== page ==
Pot"ter (?), n. [Cf. F. potier.]

1.

One whose occupation is to make earthen vessels.

Ps. ii. 9.

The potter heard, and stopped his wheel. Longfellow.

2.

One who hawks crockery or earthenware.

[Prov. Eng.]

De Quincey.

3.

One who pots meats or other eatables.

4. Zool.

The red-bellied terrapin. See Terrapin.

Potter's asthma Med., emphysema of the lungs; -- so called because very prevalent among potters. Parkers. -- Potter's clay. See under Clay. -- Potter's field, a public burial place, especially in a city, for paupers, unknown persons, and criminals; -- so named from the field south of Jerusalem, mentioned in Matt. xxvii. 7. -- Potter's ore. See Alquifou. -- Potter's wheel, a horizontal revolving disk on which the clay is molded into form with the hands or tools. "My thoughts are whirled like a potter's wheel." Shak. Potter wasp Zool., a small solitary wasp (Eumenes fraternal) which constructs a globular nest of mud and sand in which it deposits insect larvae, such as cankerworms, as food for its young.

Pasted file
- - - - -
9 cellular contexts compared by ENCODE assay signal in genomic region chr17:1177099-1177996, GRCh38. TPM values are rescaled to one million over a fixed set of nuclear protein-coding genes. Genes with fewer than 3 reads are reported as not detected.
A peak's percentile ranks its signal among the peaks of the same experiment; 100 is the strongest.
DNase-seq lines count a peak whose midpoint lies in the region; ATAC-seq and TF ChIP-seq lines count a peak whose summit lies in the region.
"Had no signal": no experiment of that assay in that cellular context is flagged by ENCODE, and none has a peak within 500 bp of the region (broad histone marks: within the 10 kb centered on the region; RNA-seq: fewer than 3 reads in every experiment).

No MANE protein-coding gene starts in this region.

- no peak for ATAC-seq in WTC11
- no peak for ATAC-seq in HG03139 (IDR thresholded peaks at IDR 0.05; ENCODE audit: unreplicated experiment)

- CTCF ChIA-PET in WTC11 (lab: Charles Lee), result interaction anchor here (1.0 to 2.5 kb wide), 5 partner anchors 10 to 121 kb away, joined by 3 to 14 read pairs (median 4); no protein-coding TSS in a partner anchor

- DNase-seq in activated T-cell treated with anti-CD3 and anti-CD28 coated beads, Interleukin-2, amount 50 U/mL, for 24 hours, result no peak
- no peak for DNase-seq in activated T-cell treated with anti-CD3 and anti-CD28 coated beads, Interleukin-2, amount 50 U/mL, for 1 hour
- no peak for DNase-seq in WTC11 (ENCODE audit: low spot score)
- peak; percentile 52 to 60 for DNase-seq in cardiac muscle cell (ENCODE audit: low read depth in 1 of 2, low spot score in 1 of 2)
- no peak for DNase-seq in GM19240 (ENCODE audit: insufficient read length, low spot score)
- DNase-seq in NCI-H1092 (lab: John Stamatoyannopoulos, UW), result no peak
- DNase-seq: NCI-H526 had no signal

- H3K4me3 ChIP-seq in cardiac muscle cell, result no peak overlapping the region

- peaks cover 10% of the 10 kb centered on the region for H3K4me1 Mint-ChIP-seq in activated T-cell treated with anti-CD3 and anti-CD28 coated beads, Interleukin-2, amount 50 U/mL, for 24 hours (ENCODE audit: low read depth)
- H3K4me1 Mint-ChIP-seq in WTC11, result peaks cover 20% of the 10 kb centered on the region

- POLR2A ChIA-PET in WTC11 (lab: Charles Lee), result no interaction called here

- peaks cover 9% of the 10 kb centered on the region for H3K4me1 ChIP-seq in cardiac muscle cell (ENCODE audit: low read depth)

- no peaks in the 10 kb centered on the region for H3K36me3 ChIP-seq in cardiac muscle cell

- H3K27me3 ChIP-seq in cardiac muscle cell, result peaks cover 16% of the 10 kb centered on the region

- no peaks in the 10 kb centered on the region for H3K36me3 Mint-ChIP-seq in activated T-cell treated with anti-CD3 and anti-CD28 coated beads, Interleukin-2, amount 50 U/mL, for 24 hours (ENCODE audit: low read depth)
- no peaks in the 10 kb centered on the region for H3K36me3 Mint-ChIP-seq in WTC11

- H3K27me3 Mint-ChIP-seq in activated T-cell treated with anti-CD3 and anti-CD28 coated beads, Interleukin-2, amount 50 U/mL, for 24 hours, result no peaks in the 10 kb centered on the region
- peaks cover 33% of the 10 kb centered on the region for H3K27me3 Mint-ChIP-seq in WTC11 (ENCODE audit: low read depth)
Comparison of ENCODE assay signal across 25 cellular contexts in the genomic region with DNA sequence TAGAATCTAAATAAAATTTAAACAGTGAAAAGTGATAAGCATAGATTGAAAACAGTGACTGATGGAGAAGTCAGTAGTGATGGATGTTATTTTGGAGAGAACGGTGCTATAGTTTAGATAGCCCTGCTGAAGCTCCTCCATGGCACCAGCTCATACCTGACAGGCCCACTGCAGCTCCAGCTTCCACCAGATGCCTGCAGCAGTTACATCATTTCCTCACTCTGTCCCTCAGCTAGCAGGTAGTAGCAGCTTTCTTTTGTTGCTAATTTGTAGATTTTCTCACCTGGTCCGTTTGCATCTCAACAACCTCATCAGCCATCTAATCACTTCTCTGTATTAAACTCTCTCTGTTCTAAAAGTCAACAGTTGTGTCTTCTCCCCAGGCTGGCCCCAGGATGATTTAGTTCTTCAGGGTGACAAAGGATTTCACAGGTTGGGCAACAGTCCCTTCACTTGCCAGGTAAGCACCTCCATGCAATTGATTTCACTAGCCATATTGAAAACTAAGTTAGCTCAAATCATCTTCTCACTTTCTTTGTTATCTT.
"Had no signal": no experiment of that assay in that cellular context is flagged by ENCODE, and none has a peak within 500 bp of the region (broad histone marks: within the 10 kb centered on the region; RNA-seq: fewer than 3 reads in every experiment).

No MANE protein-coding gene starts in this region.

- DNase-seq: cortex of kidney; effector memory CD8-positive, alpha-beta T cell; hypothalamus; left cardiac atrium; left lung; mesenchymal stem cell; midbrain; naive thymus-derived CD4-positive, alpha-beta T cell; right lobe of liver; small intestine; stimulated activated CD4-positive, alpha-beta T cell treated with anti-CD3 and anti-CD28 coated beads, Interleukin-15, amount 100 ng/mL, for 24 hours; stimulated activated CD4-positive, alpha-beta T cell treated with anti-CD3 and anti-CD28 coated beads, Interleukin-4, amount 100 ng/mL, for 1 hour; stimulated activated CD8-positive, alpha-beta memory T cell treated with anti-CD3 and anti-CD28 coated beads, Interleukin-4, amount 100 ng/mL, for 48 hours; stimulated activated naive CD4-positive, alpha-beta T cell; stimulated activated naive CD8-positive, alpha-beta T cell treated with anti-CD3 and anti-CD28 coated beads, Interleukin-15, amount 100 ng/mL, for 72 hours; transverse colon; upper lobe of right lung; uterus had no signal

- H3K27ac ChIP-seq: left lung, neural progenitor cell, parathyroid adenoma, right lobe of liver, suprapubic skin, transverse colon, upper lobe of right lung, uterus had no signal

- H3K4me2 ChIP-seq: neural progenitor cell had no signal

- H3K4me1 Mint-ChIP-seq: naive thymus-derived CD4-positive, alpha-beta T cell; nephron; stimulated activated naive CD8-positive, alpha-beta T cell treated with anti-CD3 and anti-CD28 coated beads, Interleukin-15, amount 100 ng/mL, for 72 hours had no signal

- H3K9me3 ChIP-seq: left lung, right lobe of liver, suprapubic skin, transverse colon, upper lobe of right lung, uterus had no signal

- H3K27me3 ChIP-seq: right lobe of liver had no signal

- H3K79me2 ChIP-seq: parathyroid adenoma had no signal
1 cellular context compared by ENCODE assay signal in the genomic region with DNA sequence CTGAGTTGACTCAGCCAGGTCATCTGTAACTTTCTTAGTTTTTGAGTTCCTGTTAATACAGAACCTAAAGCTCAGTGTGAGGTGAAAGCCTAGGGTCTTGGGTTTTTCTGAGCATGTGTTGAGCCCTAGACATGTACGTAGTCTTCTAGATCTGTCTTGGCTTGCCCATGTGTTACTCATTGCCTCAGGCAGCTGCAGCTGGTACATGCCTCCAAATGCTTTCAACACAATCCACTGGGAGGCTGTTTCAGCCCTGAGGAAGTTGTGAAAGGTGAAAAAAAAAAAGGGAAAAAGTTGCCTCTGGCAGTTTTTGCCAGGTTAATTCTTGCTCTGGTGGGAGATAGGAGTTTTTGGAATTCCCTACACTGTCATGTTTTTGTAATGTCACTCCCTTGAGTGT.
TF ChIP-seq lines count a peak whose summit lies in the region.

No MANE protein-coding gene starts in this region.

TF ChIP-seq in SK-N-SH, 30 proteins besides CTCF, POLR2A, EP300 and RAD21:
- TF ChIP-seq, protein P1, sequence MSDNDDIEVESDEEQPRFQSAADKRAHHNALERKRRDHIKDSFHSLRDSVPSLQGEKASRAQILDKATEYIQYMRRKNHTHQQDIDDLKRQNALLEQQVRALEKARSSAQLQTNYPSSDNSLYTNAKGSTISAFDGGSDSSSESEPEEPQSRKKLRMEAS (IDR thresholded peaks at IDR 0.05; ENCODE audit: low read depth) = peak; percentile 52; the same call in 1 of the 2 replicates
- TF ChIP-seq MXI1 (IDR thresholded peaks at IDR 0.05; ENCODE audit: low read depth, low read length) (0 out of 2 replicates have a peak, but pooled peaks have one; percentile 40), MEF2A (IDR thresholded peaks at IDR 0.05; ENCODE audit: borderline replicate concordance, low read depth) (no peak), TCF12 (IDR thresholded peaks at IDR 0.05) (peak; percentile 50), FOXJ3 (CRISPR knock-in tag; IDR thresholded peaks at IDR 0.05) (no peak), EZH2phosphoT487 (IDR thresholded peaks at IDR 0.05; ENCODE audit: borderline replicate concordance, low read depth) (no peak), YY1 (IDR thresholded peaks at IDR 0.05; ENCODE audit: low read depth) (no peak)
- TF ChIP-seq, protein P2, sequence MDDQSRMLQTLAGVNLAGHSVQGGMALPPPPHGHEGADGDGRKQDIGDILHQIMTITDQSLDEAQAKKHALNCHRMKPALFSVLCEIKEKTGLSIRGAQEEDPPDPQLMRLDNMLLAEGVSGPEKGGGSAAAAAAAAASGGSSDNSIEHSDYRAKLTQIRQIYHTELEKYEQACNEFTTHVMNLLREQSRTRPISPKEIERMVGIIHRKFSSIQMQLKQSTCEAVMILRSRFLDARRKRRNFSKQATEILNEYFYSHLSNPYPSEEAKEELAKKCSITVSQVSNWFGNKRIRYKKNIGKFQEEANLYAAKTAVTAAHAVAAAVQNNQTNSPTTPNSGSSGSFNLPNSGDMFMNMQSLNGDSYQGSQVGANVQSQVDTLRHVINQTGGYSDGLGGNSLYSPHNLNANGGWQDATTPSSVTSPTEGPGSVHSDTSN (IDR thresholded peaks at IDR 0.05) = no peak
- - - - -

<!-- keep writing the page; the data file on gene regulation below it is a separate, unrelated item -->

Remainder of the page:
© Webster 1913.


Pot"ter, v. i. [imp. & p. p. Pottered (?); p. pr. & vb. n. Pottering.] [Cf. W. pwtio to poke, or OD. poteren to search one thoroughly, Sw. p�x86;ta, peta, to pick, E. pother, put.]

1.

To busy one's self with trifles; to labor with little purpose, energy, of effect; to trifle; to pother.

<-- = putter. A reverse ref at putter, but no forward ref here! -->

Pottering about the Mile End cottages. Mrs. Humphry Ward.

2.

To walk lazily or idly; to saunter.

 

© Webster 1913.


Pot"ter, v. t.

To poke; to push; also, to disturb; to confuse; to bother.

[Prov. Eng.]

Halliwell.

 

© Webster 1913.

Log in or registerto write something here or to contact authors.